It belonged to the Gucci family, well-known Italian entrepreneurs and founders of the Florentine fashion house that bears the family name. Over the centuries, the villa has hosted the most illustrious members of the two branches of the dynasty, including Guccio Gucci, who originated the famous brand by producing hats in San Miniato.

The home measures a considerable 540 square metres, its walls adorned with frescoes, “which recall the seventeenth-century origins of the villa and the eighteenth-century influence,” according to the property description.

Fancy living in the family home of the world-famous fashion house Gucci? Photo by Julien Tondu on Unsplash

There is also a vast garden surrounding the villa of 1,500 square metres, which also contains an old private chapel with a surface of about 20 square meters. Beyond that, the property comes with five hectares of land.

For those with even grander ambitions, the listing reveals there’s another 600 square metres of buildings on adjacent land that can be renovated using the government’s building bonuses.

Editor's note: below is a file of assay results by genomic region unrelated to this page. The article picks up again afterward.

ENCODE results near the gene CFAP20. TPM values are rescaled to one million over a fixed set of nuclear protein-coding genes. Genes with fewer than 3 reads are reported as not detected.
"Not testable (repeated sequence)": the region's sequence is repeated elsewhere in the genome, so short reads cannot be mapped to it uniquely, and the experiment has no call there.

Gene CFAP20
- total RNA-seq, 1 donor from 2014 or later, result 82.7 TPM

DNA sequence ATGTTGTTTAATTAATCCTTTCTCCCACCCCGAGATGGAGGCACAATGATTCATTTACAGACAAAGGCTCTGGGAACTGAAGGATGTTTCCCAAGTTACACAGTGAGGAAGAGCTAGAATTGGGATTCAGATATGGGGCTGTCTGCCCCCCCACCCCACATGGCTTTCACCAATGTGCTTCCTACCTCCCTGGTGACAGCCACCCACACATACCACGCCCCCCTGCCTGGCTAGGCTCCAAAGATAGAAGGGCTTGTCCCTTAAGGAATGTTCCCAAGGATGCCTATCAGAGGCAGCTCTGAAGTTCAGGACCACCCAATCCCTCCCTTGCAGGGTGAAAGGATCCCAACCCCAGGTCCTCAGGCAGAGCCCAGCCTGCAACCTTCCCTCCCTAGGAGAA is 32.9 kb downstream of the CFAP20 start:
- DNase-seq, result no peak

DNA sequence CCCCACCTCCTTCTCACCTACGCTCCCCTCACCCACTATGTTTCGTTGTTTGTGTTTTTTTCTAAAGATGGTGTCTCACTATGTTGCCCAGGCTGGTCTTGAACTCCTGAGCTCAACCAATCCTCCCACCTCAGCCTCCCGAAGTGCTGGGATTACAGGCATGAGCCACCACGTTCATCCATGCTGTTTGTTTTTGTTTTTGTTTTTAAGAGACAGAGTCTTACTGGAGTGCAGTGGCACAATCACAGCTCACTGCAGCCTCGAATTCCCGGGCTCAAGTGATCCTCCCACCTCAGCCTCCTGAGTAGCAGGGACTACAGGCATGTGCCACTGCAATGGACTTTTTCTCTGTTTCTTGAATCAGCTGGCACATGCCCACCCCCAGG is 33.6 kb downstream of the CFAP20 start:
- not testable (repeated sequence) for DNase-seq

This historic home has been on sale for 20 years and in 2005 it seemed on the verge of changing hands, according to news reports. Chinese buyers were very close to signing but then the sale fell through. The property continues to arouse interest, and it is currently still owned by the Gucci family.

The ‘best’ places to live in Italy

Wondering where to move to in Italy? A new study has revealed the best places to live in the country, rating all provincial capitals from the best to worst.

Parma was ranked top of the league for quality of life in the survey compiled by ItaliaOggi and Rome’s La Sapienza University.

This year, as well as last, the study also took into account how different areas have handled the Covid-19 health emergency.

MAP: Which are the safest parts of Italy to live in?

The pandemic didn’t affect all parts of the country equally. Some areas showed weak spots in dealing with the pandemic, found in all parts of the country from north to south. On the other hand, it highlighted the resilience of other areas.